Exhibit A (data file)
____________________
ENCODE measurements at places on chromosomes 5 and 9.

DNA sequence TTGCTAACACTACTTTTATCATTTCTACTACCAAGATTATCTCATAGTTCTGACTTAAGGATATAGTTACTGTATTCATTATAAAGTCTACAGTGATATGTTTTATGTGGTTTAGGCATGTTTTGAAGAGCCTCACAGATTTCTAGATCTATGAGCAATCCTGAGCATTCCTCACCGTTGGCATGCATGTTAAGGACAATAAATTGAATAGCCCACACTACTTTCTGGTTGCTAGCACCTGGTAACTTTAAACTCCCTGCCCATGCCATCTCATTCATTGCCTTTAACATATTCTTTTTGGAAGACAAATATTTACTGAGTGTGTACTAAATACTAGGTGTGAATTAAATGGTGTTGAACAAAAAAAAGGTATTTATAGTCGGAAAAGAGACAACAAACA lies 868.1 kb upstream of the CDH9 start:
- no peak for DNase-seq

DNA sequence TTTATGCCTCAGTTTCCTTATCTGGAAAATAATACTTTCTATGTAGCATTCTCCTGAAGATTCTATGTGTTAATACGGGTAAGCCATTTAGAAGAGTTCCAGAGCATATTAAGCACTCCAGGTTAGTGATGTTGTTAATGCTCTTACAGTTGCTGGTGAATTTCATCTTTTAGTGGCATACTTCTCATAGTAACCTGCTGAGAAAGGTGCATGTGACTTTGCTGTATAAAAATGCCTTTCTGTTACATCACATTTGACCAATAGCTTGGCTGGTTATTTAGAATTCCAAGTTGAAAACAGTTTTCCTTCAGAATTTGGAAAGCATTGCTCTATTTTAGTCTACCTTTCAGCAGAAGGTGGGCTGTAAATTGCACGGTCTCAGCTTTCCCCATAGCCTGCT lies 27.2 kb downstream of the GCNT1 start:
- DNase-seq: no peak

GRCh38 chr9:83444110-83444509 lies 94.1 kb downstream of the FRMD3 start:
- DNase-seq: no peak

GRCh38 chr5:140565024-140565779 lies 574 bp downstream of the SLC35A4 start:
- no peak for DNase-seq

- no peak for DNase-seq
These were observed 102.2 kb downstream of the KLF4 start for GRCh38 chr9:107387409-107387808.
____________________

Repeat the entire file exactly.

ENCODE measurements at places on chromosomes 5 and 9.

DNA sequence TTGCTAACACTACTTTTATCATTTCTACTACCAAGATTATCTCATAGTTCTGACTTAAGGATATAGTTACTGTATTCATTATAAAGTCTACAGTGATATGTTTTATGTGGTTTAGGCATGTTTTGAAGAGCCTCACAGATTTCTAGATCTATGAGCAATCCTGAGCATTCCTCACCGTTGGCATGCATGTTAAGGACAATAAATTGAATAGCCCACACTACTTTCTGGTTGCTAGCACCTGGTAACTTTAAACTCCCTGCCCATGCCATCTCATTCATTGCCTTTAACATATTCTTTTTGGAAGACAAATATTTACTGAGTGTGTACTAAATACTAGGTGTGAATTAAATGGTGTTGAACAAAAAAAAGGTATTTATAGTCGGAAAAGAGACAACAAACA lies 868.1 kb upstream of the CDH9 start:
- no peak for DNase-seq

DNA sequence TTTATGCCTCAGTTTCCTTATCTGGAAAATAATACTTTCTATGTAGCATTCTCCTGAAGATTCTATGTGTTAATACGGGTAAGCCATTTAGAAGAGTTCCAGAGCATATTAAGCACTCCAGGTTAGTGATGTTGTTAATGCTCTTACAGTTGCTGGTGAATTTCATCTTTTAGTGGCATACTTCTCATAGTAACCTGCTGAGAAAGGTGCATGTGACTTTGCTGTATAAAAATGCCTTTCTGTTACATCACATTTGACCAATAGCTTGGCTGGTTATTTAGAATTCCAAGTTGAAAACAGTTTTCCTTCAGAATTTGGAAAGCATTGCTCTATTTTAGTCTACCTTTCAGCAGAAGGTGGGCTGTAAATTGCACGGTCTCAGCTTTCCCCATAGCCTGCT lies 27.2 kb downstream of the GCNT1 start:
- DNase-seq: no peak

GRCh38 chr9:83444110-83444509 lies 94.1 kb downstream of the FRMD3 start:
- DNase-seq: no peak

GRCh38 chr5:140565024-140565779 lies 574 bp downstream of the SLC35A4 start:
- no peak for DNase-seq

- no peak for DNase-seq
These were observed 102.2 kb downstream of the KLF4 start for GRCh38 chr9:107387409-107387808.